By Jean d’Amour Mbonyinshuti
Emmeline Uwimana used to trek more than 7 kilometers whenever she sought health services either for herself or for her children.
“I was born here and grew up here, my parents used to take me to the hospital whenever I felt sick and it was hard because the nearest hospital was in about seven kilometers,” says Uwimana, now a mother of three.
The resident of Musha sector in Rwamagana district, Eastern Province says, it was always hard for her and other citizens to get medical services.
“Sometimes you felt sick but you could not get to the hospital because you were scared of the long-distance,” she says. “We ended up using traditional herbs or illegal medicine as a resort,” she adds.
However, Uwimana’s worries are no more. The government has constructed a health post nearby her home where she gets health care services without trekking longer distances.
“Now we can get treatment for some diseases here, we only go to the hospital whenever referred to that hospital,” she adds.
Uwimana says she also received antenatal care services for her new born baby from the health facility.
“I got antenatal health services from the health post and just went to the hospital when it was time to give birth,” she said.
The health post, she says helps the local community to get basic services and patients are not finding it hard to get treatment.
“Now more people are treated unlike previously when it was hard, we used to depend on buying medicine to pharmacies while others opted for herbs,” she added.
The health post-Uwimana get services from is one of the hundreds facilities set up by the government in a bid to avail health facilities to citizens.
According to the ministry of health, the plan is to have each health post in all the cells across the country.
A cell is the second small entity in local government administration and the country has 2140 cells.According to the minister of health Dr. Daniel Ngamije, the country nears having at least one health post in every cell of the country.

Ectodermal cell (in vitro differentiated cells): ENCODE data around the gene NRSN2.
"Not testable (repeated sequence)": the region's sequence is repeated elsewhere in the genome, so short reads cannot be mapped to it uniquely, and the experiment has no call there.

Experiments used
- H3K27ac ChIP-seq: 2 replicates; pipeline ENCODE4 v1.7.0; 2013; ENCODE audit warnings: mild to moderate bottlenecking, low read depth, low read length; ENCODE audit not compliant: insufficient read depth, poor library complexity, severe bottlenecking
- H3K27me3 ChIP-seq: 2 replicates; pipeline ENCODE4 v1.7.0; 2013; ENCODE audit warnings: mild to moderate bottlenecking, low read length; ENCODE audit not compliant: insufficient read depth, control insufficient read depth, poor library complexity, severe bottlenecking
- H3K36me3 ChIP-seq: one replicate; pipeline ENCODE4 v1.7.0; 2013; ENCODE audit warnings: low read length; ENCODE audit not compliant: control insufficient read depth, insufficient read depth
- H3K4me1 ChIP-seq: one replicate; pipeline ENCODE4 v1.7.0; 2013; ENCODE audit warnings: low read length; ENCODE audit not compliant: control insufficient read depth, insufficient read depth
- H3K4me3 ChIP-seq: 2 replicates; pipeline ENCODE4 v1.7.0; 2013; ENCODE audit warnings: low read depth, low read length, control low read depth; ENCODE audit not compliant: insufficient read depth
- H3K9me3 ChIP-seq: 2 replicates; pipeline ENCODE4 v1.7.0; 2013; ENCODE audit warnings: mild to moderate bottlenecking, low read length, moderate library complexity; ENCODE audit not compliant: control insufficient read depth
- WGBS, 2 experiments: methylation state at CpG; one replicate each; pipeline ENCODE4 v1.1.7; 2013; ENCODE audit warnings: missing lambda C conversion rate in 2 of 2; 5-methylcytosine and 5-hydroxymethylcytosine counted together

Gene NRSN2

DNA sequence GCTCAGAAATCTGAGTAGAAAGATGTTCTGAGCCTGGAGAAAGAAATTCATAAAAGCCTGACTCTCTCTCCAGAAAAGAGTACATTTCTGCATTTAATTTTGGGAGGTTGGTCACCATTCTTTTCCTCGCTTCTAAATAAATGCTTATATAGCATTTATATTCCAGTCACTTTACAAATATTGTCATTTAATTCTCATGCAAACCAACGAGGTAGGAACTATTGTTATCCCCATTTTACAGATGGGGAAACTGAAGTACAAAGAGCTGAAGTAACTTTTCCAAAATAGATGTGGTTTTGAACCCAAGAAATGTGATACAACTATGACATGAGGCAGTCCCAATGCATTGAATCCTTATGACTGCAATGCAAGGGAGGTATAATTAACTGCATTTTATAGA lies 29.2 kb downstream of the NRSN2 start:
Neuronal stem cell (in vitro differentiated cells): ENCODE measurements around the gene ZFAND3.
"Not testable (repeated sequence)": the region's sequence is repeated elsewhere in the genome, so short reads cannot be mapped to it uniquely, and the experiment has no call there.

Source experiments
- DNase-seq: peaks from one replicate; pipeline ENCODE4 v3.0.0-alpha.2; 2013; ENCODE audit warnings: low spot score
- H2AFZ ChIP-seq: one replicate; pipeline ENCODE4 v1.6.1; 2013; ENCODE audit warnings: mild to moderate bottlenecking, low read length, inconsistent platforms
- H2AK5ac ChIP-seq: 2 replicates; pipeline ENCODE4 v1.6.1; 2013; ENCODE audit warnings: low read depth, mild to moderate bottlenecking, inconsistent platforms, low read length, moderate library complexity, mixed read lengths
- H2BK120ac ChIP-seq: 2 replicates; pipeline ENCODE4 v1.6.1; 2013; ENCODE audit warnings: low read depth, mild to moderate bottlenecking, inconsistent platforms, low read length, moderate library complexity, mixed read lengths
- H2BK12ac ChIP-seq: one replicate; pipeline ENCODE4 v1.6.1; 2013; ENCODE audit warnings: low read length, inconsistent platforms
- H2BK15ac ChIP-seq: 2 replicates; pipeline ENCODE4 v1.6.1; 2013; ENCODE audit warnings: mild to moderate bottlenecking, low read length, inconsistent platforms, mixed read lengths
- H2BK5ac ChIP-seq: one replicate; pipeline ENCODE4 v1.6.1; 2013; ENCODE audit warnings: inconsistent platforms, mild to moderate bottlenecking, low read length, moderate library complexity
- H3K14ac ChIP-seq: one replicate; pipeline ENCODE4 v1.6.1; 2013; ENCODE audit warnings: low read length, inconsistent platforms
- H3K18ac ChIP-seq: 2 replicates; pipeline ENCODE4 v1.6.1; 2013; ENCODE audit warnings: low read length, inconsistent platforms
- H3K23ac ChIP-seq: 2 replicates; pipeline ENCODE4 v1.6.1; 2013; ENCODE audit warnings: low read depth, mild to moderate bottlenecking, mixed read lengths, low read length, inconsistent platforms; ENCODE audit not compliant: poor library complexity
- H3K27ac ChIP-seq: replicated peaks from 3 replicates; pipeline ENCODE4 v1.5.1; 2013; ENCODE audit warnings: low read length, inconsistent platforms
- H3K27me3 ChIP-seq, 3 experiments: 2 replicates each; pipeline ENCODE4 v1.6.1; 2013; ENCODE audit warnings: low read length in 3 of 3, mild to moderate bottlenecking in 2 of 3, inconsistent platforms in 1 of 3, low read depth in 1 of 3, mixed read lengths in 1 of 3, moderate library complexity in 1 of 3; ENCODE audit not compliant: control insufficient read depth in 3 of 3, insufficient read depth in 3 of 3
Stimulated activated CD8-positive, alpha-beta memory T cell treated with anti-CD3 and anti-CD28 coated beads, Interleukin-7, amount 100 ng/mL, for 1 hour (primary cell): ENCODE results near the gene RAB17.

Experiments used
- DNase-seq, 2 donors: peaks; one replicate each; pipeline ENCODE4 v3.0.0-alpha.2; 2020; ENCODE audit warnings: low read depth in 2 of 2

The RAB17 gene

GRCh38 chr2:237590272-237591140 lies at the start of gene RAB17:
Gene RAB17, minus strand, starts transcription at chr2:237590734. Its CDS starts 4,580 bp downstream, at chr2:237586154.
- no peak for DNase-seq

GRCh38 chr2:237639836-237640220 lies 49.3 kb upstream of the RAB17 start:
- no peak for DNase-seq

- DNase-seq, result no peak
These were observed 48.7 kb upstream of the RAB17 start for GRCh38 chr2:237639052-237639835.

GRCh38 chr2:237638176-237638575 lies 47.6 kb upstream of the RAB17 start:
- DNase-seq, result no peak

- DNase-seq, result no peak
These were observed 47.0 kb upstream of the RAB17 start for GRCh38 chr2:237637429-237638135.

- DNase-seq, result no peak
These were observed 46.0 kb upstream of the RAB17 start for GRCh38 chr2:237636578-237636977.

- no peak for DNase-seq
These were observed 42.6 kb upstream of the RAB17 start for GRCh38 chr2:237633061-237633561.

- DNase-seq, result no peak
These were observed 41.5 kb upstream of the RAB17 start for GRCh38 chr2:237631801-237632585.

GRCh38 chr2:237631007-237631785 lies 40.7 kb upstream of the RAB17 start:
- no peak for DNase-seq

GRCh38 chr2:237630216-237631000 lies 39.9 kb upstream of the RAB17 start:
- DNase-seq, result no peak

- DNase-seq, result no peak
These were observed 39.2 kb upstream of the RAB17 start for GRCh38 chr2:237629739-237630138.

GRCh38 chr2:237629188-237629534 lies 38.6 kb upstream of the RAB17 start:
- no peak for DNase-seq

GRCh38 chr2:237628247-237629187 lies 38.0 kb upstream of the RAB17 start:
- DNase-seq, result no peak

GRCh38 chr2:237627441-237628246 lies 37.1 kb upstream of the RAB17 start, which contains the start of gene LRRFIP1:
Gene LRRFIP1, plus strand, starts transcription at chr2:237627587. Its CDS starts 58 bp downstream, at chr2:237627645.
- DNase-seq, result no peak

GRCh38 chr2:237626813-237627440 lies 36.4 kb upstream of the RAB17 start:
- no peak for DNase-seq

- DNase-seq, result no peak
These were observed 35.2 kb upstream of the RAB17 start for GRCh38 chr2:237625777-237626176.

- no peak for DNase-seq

“In the whole country, cells that don’t have a health post are not many. Currently, the number of cells that don’t have these services don’t exceed 50.”
“What we want to do now is putting more effort in making sure those that don’t have such services will get them. For those that already have these facilities, we want to ensure that they provide a full package of primary healthcare services,” he added.
The health posts, which are just below health centres, are expected to deliver basic medical services, including non-complicated births and other primary healthcare services.
In its Strategic Plan unveiled in 2018, the ministry said it wanted to put focus on having at least a health post in every cell by 2024, in order to improve citizens’ access to health services.
“We always have more citizens who access treatment from health posts. It is clear that there is a need for us to remember the lives of children, parents, and all people in general so that we bring near them primary healthcare services,” he said.
Ngamije said that the government got support from partners such as S.C Johnson Inc, an American multinational company that manufactures household cleaning supplies and other consumer chemicals.
SC Johnson has been an important partner in the ministry of health’s efforts to improve and equipping of health posts, in a bid to advance universal health coverage.
With collaboration from SC Johnson, a total of 64 health posts have been constructed and equipped, of which 10 are of the second generation (offering maternity services and dental and ophthalmology services).
Rwandans have access to affordable health care services, thanks to the community-based health insurance (Mutuelle de Santé) where every household subscribes to it and gets medical services from all the health facilities.